TV

Backlash: What Happened To Ellen DeGeneres AFTER She Came Out?

"I was at rock bottom and out of money, with no work in sight."

April 30 is the 20th anniversary of “The Puppy Episode,” when Ellen Morgan—and Ellen DeGeneres—came out as a lesbian. It took months of planning and prodding ABC to get it on the air, but 42 million people tuned in. Yet, the episode was boycotted by advertisers like JCPenney and Chrysler, who pulled their ads rather than be associated with such a polarizing moment in television history.

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Ellen/ABC

Jerry Falwell proclaimed DeGeneres should be called “Ellen DeGenerate,” joining other right-wingers in a public letter condemning the episode. A group calling itself Media Research ran a full-page ad in Variety, proclaiming that ABC was “promoting homosexuality.”

“How gay was the show? The subjects that we dealt with were the subjects that any other show on television deals with,” DeGeneres told Diane Sawyer in a 1998 interview. “You know all these things you go through when you feel something for another person. So, you know, I guess if that’s gay because it’s the same sex that I’m dealing with, then it’s gay.”
 

 
Despite the high viewership and subsequent press around the coming-out episode, ratings and reviews for Ellen’s next season were lackluster. ABC President Robert Iger insisted that wasn’t because of the character’s sexuality per se, but because Ellen “became a program about a lead character who was gay every single week, and I just think that was too much for people.”

He blamed DeGeneres’ “powerful inner passion that made it absolutely impossible for her to slow down.” Ellen was canceled after that fifth season—something DeGeneres says she found out from an assistant who read it in the trades.

“The comfort level of the audience is never going to say ‘Come on, give some gay stuff. We’re ready for it now,'” she told Sawyer. “When I’m accused of being political, I’m showing love. How is that political? How is that political to teach love and acceptance?”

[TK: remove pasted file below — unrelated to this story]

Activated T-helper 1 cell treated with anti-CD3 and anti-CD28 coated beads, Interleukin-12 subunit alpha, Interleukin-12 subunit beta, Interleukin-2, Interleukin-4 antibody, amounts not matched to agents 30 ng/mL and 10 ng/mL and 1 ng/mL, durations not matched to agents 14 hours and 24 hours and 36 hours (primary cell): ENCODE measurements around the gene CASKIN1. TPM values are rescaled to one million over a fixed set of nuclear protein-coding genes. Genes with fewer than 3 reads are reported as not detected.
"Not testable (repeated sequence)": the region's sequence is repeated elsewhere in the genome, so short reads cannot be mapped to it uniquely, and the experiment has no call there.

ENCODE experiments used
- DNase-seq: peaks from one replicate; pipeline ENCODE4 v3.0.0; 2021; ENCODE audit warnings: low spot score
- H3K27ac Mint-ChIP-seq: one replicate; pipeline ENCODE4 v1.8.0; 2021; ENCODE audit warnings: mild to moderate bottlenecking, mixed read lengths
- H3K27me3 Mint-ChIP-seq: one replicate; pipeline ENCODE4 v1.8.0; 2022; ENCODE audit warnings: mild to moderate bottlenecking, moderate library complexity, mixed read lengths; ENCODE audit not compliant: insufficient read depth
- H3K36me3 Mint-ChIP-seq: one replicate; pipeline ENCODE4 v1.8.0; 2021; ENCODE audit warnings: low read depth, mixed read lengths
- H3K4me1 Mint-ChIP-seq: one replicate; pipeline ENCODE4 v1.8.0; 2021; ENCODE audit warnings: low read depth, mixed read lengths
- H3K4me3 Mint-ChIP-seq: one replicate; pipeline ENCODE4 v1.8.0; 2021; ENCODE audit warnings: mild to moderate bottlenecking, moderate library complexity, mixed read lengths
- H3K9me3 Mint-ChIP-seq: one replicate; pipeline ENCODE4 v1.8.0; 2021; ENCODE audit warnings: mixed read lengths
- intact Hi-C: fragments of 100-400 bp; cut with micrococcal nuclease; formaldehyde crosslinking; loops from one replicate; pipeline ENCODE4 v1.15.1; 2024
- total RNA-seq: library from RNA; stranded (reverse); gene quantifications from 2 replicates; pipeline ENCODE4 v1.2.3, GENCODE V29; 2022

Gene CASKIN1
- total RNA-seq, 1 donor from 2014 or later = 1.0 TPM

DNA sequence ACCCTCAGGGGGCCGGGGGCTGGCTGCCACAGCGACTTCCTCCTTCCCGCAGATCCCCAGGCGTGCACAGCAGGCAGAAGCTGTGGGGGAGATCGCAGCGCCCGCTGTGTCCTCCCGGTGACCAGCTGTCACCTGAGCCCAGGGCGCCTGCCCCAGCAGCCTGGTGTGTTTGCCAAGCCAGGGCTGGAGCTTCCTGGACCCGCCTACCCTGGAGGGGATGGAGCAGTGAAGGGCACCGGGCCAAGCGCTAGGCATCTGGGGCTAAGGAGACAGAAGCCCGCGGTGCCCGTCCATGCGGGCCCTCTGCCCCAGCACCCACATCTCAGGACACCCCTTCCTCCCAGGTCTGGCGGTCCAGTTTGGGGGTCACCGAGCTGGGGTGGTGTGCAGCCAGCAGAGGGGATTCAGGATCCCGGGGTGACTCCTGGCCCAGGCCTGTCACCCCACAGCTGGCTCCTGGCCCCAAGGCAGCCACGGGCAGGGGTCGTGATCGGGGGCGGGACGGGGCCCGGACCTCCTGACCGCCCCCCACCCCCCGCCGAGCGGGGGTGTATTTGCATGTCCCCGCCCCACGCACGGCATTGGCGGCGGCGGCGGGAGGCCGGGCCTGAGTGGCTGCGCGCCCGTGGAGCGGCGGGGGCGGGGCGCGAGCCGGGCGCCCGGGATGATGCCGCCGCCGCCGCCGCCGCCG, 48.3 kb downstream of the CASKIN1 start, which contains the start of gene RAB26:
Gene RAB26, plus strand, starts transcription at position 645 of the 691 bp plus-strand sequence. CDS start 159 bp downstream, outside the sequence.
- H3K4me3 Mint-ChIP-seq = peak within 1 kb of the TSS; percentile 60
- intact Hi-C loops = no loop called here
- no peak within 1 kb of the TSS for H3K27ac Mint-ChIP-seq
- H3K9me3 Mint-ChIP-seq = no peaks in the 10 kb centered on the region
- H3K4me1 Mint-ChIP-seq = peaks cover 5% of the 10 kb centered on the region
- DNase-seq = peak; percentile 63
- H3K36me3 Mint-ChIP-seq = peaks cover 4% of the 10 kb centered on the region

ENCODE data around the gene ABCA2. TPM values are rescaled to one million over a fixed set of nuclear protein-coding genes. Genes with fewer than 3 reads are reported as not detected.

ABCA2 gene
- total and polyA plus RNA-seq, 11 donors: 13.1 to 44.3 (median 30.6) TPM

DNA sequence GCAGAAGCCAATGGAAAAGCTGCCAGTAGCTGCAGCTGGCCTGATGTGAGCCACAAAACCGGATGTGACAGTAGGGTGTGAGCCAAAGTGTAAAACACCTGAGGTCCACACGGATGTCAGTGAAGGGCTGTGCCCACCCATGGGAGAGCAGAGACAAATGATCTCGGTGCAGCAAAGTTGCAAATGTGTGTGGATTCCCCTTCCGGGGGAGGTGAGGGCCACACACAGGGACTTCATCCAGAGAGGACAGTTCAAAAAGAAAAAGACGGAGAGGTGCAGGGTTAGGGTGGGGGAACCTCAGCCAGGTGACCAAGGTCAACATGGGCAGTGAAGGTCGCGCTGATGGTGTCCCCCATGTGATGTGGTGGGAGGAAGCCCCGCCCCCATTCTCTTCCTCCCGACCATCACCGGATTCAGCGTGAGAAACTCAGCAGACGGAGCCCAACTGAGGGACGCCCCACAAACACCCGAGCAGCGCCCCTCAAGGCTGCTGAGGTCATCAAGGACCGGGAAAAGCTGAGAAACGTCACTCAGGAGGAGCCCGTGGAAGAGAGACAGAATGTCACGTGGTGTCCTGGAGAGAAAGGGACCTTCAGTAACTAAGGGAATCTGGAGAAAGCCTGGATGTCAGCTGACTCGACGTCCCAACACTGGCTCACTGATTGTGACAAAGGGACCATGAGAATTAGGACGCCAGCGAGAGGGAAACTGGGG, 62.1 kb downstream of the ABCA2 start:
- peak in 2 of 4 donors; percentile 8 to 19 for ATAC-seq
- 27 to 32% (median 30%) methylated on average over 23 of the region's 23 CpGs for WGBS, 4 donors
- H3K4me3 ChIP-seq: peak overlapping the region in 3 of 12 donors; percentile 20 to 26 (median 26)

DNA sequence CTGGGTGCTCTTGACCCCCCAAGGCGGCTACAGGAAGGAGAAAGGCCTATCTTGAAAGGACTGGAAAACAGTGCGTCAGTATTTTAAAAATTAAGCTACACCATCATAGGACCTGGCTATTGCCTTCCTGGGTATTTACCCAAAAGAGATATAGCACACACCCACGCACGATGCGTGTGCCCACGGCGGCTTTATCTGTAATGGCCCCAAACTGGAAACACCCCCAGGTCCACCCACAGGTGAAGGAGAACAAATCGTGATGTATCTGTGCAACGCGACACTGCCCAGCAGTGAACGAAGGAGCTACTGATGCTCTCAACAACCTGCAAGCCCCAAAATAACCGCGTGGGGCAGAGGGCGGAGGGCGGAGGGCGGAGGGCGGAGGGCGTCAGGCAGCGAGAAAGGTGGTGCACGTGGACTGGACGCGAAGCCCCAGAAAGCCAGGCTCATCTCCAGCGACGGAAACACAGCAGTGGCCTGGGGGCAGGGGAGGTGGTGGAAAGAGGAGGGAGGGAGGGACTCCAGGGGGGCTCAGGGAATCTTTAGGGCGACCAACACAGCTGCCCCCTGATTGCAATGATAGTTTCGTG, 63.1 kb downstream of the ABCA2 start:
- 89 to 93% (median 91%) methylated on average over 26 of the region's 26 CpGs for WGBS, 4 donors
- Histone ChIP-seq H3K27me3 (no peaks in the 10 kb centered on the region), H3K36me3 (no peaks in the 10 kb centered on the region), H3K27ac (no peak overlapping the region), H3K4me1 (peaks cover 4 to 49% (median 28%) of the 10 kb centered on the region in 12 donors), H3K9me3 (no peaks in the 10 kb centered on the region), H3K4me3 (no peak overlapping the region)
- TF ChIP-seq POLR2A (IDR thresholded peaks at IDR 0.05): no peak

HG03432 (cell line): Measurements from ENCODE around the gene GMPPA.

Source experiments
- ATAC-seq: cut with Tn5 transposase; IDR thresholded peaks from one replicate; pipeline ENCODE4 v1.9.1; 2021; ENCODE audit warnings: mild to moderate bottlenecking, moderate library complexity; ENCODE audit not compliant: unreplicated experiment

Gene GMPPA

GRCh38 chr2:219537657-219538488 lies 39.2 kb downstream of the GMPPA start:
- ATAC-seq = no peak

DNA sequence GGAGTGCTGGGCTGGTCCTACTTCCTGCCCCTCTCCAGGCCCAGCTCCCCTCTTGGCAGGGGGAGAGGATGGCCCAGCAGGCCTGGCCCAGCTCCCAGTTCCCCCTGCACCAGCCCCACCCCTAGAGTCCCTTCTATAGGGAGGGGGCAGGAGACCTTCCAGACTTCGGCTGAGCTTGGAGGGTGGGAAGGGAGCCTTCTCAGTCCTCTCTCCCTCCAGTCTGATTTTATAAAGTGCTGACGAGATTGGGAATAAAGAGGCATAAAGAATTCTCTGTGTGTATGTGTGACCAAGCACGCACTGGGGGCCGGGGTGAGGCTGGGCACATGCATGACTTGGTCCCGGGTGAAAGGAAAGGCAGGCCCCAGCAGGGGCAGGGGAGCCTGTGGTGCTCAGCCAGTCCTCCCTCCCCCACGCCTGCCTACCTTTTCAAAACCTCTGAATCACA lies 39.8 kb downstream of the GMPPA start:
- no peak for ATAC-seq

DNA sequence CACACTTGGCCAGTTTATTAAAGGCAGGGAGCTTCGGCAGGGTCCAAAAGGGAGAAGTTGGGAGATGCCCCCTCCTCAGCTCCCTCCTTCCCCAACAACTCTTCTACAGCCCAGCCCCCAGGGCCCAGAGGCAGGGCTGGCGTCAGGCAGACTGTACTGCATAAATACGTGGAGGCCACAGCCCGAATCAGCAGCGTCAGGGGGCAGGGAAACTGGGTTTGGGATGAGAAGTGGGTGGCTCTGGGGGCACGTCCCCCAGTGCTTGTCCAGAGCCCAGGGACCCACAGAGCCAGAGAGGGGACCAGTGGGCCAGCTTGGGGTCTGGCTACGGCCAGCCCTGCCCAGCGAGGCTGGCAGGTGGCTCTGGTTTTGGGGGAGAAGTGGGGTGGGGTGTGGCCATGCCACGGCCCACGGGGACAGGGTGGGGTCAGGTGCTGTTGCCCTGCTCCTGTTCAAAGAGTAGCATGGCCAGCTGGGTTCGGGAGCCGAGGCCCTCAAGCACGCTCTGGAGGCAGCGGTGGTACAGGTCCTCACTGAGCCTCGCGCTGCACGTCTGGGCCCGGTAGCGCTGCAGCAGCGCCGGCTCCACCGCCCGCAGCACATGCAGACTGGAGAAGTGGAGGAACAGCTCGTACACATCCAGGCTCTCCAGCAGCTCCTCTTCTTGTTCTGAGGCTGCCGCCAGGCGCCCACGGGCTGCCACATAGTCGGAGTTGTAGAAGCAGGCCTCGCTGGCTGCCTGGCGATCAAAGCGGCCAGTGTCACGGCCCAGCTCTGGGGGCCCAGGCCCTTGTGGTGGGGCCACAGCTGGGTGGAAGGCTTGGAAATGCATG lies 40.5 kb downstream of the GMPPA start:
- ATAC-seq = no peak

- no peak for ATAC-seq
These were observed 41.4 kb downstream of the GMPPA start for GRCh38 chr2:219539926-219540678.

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“The Puppy Episode” won an Emmy and a Peabody Award, but her character’s love life proved too difficult for ABC to fully support: The network barely promoted final season and placed viewer discretion warnings before each episode, cautioning watchers of “adult content,” despite Ellen’s tameness compared to hetero sitcoms like Seinfeld and The Drew Carey Show.

“It just felt so degrading,” DeGeneres confessed. “It’s my life. It’s how I live my life. I love someone, and because of who I choose to love, I get a warning label.”

At the time, DeGeneres was dating Anne Heche, who appeared with her on the red carpet. Like any new couple, they were affectionate in public—holding hands, putting their arms around one another. But news outlets like The New York Times criticized the star for “ostentatious display of affection with her lover.”

Even Elton John and Chaz Bono criticized Ellen for being “too gay.”

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“It was all kinds other lessons of learning what it’s like to not be loved and to be the butt of everybody’s joke on television and in magazines, DeGeneres told Oprah Winfrey in 2015. “So I had to learn what that feels like to not let things like that get to you.”